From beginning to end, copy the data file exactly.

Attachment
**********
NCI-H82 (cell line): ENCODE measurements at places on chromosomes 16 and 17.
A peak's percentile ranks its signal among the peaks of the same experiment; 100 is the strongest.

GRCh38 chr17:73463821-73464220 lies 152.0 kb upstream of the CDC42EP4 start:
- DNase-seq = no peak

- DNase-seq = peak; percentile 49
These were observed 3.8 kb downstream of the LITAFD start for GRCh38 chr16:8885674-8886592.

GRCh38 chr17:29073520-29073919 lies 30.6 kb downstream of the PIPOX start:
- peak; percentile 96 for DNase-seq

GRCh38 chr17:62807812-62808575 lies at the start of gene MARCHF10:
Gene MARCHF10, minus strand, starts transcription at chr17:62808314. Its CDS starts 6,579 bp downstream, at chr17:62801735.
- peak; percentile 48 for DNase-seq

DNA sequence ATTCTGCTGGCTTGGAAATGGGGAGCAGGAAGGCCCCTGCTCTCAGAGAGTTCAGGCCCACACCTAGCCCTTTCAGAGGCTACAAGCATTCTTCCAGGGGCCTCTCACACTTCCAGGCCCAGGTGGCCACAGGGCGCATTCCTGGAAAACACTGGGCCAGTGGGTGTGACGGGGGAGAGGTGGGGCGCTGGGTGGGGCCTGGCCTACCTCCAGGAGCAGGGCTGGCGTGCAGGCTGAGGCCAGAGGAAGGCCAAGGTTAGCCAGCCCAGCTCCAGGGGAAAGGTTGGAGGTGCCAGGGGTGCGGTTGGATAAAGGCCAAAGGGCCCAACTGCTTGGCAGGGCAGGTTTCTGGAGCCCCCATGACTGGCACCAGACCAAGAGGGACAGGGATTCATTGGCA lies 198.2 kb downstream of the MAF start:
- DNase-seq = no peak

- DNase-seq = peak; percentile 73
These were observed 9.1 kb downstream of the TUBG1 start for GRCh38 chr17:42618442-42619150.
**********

NCI-H82 (cell line): ENCODE measurements at places on chromosomes 16 and 17.
A peak's percentile ranks its signal among the peaks of the same experiment; 100 is the strongest.

GRCh38 chr17:73463821-73464220 lies 152.0 kb upstream of the CDC42EP4 start:
- DNase-seq = no peak

- DNase-seq = peak; percentile 49
These were observed 3.8 kb downstream of the LITAFD start for GRCh38 chr16:8885674-8886592.

GRCh38 chr17:29073520-29073919 lies 30.6 kb downstream of the PIPOX start:
- peak; percentile 96 for DNase-seq

GRCh38 chr17:62807812-62808575 lies at the start of gene MARCHF10:
Gene MARCHF10, minus strand, starts transcription at chr17:62808314. Its CDS starts 6,579 bp downstream, at chr17:62801735.
- peak; percentile 48 for DNase-seq

DNA sequence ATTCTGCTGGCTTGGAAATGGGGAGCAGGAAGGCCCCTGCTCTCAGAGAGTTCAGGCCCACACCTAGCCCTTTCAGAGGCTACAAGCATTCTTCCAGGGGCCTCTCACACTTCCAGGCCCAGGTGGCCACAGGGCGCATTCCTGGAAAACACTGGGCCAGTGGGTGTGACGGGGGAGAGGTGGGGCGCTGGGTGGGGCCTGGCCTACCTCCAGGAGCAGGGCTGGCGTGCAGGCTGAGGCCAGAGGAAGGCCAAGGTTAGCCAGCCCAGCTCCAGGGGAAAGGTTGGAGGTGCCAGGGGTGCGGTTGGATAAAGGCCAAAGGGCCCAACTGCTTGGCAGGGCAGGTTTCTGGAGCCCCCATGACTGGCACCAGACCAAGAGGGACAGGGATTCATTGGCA lies 198.2 kb downstream of the MAF start:
- DNase-seq = no peak

- DNase-seq = peak; percentile 73
These were observed 9.1 kb downstream of the TUBG1 start for GRCh38 chr17:42618442-42619150.